What Is It?
The more students read, the more proficient they become. If teachers expect students to become avid and fluent readers, teachers must provide frequent opportunities for students to read and to discuss their reading during the school day.
To support more class time for reading in combination with other literacy activities, it is important to implement school-wide scheduling changes that allow for uninterrupted blocks of literacy activity, extending the time for language arts to at least 90 minutes daily.
To make self-selected reading a purposeful and productive part of instruction, teachers help students manage their own recordkeeping of independent work. Students keep logs of their reading, recording book titles, authors, genres, pages read, and dates completed. Effective teachers guide students on how to select appropriate books, when to abandon an inappropriate book, and how to share their readings with peers. Students are more likely to read actively and thoroughly when striving to understand something about which they are curious or that reflects their interests, cultures, and experiences.
Effective teachers also schedule individual conferences with students at least once per week. During that time, teachers can check student comprehension and monitor recordkeeping. Many teachers also require students to respond in writing to what they have been reading. In this way, the conference provides an opportunity to determine student progress in writing ability.
In addition to allocating time for self-selected reading, teachers can provide many and varied opportunities for student-led conversations about books. By increasing the social component of class activities, teachers also increase student motivation. Among the most popular activities are book talks, literature circles, reciprocal teaching, and jigsaw reading.
Book talks are a time for students to discuss their favorite books, especially those which they have read during free reading time. Some teachers call this Wonderfully Exciting Books or WEB. This activity allows students to discuss what they liked or disliked about particular books and makes students aware of new books as well as old favorites. Hearing a peer describe a favorite book is a powerful incentive to read because students want to share the same experience.
Holding literature circles is another popular activity that promotes enjoyable sharing and discussion of recently read books. In the literature circle, all students in the group read the same book. Each student has an assigned task such as the Story Summarizer, the Word Wizard, the Artful Artist, etc. When the literature circle meets, each student has an opportunity to present his or her assigned task to the other members of the group. While literature circles help develop speaking skills, they also broaden students' conceptions of how mature readers think and talk about books.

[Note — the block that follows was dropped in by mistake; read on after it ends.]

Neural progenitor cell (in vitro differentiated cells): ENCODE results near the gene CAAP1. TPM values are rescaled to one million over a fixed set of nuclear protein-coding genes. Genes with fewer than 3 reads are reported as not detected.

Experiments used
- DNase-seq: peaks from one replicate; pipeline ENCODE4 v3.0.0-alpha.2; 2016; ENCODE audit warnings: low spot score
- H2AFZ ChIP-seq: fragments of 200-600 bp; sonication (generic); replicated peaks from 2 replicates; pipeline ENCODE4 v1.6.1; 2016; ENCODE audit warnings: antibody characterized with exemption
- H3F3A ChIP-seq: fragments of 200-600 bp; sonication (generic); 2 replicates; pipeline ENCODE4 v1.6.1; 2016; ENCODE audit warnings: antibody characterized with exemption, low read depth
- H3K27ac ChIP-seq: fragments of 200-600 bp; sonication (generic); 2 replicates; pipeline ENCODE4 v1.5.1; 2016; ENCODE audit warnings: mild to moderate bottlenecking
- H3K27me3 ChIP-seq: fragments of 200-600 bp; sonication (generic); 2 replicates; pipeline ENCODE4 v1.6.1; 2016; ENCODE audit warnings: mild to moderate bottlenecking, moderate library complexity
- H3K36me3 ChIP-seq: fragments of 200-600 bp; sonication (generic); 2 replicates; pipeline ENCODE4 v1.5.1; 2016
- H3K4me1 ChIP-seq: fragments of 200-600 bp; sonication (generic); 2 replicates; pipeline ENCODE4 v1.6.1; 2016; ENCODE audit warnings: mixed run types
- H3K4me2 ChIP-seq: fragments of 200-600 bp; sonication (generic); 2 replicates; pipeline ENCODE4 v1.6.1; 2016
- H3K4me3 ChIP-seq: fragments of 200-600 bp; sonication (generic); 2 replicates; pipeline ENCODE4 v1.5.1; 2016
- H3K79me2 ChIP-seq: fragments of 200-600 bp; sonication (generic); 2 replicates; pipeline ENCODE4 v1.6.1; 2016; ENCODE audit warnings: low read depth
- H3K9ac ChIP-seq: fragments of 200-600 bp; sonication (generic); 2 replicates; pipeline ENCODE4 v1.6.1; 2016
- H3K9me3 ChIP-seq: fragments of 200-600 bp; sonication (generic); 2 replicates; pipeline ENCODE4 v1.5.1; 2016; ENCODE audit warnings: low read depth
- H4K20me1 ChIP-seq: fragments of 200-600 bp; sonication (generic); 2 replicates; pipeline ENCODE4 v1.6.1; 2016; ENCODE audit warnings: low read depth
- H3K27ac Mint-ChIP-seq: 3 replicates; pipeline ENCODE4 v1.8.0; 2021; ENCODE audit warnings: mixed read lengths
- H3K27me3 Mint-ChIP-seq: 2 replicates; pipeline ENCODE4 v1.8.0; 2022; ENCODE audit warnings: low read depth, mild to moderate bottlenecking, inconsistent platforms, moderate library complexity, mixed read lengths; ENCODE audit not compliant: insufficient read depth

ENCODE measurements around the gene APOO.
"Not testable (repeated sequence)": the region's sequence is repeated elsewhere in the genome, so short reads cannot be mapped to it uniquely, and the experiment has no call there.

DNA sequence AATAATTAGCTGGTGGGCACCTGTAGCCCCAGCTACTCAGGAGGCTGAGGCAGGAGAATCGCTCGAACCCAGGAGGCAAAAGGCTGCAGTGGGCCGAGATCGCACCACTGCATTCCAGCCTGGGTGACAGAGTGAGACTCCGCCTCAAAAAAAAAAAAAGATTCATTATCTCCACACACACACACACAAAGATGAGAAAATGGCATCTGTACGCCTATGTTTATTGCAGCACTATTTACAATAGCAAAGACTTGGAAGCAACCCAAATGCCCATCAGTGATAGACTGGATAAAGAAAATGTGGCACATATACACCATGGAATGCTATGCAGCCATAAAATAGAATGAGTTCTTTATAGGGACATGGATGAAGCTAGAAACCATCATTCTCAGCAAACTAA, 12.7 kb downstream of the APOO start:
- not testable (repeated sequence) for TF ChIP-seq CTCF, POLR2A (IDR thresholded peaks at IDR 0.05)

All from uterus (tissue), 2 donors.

Reciprocal teaching is an effective activity for groups of students to share what they have learned with each other and to hone reading skills. This activity is often described as taking turns being the teacher. In reciprocal teaching, a group of students engage in a process where students read the same printed material but stop at regular intervals to ask questions, summarize, predict, and clarify. Teachers guide reciprocal teaching procedures until students are able to work independently within a group.
Jigsaw reading is a cooperative learning activity that engages students in sharing, discussing, and synthesizing information. Students read different sections of a single text or different articles on related subjects and then pool their information to accomplish a task such as filling in a chart, preparing an oral presentation, or solving a problem. Teachers can provide texts at different levels of difficulty to enable students at a range of reading levels to collaborate.
It is important for teachers in grades 4-6 to think in terms of developing their students into lifelong readers. Students need time to read independently during the school day as well as outside of school. The route to fluency and comprehension is to read, read, read.
Implications for ELLs
English language learners (ELLs) benefit from opportunities to read self-selected books that interest them and academic books that are at appropriate levels. Sometimes easy books provide enjoyment, feelings of competency, and opportunities to read fluently. However, a steady diet of easy books may not challenge thinking or provide the new vocabulary or more complex language structures that ELLs need for language development. On the other hand, when books are too difficult, there is the risk that students will become discouraged and give up trying to read these books independently and silently. These same books may be good choices for guided reading or reciprocal reading where teachers provide more support for comprehension.